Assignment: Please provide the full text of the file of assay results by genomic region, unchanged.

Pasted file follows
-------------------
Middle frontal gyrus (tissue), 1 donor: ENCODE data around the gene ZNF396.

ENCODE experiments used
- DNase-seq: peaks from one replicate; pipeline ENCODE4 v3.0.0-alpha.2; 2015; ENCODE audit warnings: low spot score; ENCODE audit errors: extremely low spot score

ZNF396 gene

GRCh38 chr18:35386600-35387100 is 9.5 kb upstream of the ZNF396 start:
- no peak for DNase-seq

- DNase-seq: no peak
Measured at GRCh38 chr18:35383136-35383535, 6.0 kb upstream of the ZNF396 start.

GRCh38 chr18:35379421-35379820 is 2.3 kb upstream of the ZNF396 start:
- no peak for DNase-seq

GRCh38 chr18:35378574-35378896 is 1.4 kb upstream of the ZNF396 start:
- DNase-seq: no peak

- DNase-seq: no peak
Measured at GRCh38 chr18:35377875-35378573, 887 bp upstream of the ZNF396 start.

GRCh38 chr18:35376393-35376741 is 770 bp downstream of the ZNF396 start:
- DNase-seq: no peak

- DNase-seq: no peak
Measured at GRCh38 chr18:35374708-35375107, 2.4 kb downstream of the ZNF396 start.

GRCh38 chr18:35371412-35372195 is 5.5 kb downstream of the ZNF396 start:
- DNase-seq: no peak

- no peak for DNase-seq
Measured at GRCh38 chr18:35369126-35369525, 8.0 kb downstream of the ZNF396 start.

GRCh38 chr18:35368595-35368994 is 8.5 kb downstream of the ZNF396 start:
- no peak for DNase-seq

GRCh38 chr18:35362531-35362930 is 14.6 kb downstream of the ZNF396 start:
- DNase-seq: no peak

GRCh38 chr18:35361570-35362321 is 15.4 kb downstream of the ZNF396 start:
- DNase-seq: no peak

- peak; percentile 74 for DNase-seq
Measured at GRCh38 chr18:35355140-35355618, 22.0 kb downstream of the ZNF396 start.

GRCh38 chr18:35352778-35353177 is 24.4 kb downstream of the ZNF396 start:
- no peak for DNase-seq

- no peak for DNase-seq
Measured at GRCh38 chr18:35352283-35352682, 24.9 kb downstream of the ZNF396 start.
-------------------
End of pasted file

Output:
Middle frontal gyrus (tissue), 1 donor: ENCODE data around the gene ZNF396.

ENCODE experiments used
- DNase-seq: peaks from one replicate; pipeline ENCODE4 v3.0.0-alpha.2; 2015; ENCODE audit warnings: low spot score; ENCODE audit errors: extremely low spot score

ZNF396 gene

GRCh38 chr18:35386600-35387100 is 9.5 kb upstream of the ZNF396 start:
- no peak for DNase-seq

- DNase-seq: no peak
Measured at GRCh38 chr18:35383136-35383535, 6.0 kb upstream of the ZNF396 start.

GRCh38 chr18:35379421-35379820 is 2.3 kb upstream of the ZNF396 start:
- no peak for DNase-seq

GRCh38 chr18:35378574-35378896 is 1.4 kb upstream of the ZNF396 start:
- DNase-seq: no peak

- DNase-seq: no peak
Measured at GRCh38 chr18:35377875-35378573, 887 bp upstream of the ZNF396 start.

GRCh38 chr18:35376393-35376741 is 770 bp downstream of the ZNF396 start:
- DNase-seq: no peak

- DNase-seq: no peak
Measured at GRCh38 chr18:35374708-35375107, 2.4 kb downstream of the ZNF396 start.

GRCh38 chr18:35371412-35372195 is 5.5 kb downstream of the ZNF396 start:
- DNase-seq: no peak

- no peak for DNase-seq
Measured at GRCh38 chr18:35369126-35369525, 8.0 kb downstream of the ZNF396 start.

GRCh38 chr18:35368595-35368994 is 8.5 kb downstream of the ZNF396 start:
- no peak for DNase-seq

GRCh38 chr18:35362531-35362930 is 14.6 kb downstream of the ZNF396 start:
- DNase-seq: no peak

GRCh38 chr18:35361570-35362321 is 15.4 kb downstream of the ZNF396 start:
- DNase-seq: no peak

- peak; percentile 74 for DNase-seq
Measured at GRCh38 chr18:35355140-35355618, 22.0 kb downstream of the ZNF396 start.

GRCh38 chr18:35352778-35353177 is 24.4 kb downstream of the ZNF396 start:
- no peak for DNase-seq

- no peak for DNase-seq
Measured at GRCh38 chr18:35352283-35352682, 24.9 kb downstream of the ZNF396 start.